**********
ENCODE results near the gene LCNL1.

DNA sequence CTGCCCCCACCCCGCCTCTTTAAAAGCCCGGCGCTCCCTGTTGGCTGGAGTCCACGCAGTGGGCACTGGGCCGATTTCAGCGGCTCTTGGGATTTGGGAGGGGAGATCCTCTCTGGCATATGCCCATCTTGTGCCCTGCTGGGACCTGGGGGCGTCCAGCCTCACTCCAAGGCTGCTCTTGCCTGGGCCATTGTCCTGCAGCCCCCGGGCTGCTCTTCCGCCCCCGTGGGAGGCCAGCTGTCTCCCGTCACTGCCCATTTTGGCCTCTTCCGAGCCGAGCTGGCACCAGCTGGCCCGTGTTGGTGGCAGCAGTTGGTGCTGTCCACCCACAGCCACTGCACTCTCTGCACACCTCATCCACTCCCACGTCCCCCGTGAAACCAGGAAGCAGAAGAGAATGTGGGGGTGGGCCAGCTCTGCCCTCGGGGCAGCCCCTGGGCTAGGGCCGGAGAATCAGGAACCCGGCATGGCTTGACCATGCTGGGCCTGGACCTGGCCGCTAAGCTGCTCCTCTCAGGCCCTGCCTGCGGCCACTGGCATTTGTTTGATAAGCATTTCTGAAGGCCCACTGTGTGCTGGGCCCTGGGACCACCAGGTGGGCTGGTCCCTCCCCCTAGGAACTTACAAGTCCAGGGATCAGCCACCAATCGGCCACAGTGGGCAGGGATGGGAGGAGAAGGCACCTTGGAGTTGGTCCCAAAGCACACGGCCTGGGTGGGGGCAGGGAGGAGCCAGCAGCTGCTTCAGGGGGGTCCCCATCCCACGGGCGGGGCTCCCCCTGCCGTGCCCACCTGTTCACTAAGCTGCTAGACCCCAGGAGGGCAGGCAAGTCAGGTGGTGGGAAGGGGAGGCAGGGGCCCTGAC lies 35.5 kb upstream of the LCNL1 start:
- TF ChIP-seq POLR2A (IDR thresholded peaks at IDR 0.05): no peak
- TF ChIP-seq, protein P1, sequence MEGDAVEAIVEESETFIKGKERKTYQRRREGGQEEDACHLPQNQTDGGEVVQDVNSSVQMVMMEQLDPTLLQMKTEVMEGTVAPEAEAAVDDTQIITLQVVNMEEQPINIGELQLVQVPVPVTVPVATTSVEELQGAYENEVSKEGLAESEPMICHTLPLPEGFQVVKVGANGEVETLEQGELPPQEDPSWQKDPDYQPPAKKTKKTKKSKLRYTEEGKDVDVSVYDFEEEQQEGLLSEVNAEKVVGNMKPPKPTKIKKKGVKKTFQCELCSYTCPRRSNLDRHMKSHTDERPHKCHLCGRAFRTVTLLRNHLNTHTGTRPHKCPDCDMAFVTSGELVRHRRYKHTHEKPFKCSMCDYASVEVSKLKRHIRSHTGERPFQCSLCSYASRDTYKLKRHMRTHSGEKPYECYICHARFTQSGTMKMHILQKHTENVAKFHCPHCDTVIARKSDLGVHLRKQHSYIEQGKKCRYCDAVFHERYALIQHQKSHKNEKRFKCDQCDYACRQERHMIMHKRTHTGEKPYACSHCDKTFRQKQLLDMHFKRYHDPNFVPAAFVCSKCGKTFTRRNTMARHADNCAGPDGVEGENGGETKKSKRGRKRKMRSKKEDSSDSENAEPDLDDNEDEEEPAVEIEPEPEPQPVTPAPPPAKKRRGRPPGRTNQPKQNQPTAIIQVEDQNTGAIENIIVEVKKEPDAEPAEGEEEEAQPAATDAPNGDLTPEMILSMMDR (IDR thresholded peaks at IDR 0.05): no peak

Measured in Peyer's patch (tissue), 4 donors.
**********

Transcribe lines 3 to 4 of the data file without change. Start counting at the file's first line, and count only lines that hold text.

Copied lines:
- TF ChIP-seq POLR2A (IDR thresholded peaks at IDR 0.05): no peak
- TF ChIP-seq, protein P1, sequence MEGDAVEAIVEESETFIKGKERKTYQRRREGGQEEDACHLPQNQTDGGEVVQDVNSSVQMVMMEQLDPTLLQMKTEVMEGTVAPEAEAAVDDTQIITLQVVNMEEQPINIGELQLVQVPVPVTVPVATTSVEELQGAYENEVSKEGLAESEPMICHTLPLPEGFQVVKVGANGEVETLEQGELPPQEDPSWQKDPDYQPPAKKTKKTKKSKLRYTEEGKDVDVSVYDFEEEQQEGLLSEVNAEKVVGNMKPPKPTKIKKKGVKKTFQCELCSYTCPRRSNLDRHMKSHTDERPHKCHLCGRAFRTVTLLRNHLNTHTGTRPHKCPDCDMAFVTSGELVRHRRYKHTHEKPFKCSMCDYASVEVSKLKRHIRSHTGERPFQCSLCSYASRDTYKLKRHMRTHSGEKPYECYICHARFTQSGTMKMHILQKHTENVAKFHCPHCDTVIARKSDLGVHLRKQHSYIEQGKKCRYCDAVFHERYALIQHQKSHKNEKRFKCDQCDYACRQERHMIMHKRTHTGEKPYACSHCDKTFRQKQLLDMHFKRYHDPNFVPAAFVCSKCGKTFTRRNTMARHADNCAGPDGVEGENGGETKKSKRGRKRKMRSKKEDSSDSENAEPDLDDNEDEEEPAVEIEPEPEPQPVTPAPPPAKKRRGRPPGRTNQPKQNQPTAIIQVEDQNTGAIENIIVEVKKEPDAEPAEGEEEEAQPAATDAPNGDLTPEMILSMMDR (IDR thresholded peaks at IDR 0.05): no peak